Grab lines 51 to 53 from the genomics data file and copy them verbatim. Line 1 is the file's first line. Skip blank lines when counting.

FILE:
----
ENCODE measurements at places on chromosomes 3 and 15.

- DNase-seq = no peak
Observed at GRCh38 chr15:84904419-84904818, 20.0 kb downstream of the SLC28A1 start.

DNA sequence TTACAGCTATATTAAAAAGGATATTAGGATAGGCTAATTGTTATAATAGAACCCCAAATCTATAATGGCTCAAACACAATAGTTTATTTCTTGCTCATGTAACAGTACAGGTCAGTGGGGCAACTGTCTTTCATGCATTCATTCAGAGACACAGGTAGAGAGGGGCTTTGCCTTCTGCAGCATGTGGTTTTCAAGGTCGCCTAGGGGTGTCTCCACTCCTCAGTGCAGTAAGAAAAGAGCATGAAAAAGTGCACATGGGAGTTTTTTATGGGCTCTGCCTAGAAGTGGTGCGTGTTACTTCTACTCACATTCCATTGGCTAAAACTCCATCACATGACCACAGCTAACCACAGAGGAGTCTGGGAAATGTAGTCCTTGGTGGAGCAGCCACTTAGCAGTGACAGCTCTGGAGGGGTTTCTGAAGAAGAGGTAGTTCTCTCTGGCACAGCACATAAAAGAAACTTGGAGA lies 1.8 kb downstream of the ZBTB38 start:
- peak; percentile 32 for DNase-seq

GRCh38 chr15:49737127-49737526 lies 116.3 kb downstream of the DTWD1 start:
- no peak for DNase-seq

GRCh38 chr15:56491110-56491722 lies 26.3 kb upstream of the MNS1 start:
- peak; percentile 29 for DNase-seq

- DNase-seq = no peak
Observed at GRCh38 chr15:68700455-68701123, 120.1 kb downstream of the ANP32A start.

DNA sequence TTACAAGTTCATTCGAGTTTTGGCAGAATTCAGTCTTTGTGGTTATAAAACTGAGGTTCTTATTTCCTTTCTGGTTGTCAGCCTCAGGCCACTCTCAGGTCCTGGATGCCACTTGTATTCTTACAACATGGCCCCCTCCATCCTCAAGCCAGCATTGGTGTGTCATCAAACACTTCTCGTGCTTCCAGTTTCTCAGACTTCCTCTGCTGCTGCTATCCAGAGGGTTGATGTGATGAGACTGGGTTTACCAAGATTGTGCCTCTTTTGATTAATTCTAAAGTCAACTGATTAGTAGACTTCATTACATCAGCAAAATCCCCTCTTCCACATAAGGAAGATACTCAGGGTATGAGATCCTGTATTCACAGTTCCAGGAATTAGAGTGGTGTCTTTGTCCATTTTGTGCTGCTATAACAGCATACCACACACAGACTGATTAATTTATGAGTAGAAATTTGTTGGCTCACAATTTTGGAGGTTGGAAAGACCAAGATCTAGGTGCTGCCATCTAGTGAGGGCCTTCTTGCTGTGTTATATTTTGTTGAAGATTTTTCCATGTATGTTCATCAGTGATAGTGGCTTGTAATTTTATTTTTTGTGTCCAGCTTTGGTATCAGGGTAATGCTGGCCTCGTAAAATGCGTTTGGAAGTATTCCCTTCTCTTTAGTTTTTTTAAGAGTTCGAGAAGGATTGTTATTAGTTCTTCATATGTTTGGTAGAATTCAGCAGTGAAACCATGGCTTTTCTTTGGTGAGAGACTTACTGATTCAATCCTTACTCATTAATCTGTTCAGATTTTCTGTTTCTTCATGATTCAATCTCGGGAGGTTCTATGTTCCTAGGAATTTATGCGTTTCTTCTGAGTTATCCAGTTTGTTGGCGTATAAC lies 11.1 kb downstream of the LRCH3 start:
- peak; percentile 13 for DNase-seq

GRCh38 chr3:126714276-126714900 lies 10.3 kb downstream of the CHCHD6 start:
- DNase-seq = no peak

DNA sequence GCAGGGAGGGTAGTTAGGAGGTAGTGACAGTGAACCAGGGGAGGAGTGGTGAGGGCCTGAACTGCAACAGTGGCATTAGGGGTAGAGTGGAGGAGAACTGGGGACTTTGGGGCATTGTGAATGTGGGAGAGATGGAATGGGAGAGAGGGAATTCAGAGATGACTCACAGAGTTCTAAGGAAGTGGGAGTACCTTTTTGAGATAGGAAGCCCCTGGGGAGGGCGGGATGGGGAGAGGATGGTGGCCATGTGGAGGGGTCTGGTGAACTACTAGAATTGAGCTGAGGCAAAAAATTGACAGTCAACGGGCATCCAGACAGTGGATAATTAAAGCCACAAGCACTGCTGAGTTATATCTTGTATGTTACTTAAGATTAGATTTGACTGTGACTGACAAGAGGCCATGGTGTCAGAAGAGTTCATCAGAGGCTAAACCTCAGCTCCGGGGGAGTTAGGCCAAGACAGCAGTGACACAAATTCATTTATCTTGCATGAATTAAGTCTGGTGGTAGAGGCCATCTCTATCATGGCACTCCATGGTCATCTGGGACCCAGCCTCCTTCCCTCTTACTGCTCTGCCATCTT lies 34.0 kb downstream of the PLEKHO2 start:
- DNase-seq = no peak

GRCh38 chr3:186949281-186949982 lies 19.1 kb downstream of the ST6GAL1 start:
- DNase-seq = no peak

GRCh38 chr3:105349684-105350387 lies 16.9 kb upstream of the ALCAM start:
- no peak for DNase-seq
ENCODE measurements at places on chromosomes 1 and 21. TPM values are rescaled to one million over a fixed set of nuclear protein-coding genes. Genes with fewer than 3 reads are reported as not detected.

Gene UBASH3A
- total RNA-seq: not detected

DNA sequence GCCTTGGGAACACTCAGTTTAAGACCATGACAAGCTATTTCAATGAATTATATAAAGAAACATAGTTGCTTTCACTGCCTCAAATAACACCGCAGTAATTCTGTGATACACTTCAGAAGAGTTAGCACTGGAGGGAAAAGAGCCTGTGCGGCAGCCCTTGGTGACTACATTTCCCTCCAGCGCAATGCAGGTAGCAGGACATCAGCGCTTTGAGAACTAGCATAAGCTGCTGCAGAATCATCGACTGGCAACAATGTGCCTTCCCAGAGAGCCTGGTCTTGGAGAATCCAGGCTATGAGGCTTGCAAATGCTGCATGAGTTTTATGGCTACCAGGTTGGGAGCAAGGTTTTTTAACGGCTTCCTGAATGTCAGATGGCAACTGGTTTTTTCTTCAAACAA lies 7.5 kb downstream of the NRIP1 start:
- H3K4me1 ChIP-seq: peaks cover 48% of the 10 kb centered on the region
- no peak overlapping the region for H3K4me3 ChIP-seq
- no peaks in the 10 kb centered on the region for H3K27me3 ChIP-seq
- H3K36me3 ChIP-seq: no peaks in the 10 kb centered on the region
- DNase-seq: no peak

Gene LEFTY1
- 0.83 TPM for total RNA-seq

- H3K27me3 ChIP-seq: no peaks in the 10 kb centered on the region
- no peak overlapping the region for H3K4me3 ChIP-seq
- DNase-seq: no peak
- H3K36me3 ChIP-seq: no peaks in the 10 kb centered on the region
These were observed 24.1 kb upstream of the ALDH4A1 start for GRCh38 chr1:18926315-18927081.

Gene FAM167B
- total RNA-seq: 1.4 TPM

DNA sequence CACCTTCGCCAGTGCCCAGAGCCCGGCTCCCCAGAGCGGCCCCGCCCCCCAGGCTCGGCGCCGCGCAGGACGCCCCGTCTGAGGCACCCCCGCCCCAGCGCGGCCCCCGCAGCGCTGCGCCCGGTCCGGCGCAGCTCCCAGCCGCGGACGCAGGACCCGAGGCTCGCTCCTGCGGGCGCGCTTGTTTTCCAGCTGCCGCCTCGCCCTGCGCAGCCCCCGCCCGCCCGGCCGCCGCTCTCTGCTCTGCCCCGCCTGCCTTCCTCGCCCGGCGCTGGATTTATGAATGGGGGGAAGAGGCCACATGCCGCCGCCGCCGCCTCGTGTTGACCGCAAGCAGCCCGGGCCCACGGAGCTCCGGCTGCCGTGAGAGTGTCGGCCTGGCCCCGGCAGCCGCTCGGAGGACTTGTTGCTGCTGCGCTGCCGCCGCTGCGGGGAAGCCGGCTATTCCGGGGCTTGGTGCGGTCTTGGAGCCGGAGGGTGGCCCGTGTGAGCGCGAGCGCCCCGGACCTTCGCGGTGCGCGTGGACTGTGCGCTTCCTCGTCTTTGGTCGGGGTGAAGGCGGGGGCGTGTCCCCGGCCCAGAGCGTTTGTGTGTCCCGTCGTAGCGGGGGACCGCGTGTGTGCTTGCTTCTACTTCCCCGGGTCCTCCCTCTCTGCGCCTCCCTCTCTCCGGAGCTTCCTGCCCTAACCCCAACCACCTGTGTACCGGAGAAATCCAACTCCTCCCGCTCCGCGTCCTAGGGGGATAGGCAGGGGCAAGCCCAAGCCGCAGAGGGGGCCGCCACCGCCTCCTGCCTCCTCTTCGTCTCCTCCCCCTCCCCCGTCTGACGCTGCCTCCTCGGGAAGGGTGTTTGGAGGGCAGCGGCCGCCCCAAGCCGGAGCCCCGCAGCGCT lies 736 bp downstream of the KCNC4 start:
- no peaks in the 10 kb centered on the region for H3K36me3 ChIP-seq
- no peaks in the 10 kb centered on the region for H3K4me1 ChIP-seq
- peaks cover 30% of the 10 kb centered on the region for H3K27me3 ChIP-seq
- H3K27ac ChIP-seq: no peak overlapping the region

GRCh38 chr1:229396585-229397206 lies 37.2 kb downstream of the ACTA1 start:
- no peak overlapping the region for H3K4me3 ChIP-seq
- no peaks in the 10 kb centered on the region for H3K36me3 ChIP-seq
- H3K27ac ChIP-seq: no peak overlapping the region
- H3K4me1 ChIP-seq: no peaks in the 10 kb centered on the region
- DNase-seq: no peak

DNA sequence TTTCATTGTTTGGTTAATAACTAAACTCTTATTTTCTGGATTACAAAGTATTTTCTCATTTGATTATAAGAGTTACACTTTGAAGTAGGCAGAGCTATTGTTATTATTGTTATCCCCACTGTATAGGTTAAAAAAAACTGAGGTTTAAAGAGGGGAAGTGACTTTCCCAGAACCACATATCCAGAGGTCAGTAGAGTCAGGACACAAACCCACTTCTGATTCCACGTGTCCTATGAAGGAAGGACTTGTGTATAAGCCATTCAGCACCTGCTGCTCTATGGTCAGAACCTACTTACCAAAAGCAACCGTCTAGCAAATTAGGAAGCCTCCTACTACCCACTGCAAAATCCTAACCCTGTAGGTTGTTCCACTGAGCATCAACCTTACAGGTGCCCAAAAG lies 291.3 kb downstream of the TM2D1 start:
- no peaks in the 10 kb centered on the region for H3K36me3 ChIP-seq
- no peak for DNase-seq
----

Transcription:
DNA sequence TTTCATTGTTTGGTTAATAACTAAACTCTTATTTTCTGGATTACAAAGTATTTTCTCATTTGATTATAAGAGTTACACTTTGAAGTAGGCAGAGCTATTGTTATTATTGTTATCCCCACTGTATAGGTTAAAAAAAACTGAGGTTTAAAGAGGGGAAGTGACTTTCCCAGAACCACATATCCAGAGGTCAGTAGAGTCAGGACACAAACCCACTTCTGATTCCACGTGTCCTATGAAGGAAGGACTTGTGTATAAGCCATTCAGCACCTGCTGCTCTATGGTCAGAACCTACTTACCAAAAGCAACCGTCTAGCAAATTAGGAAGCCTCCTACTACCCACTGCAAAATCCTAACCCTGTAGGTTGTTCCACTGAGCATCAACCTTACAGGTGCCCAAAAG lies 291.3 kb downstream of the TM2D1 start:
- no peaks in the 10 kb centered on the region for H3K36me3 ChIP-seq
- no peak for DNase-seq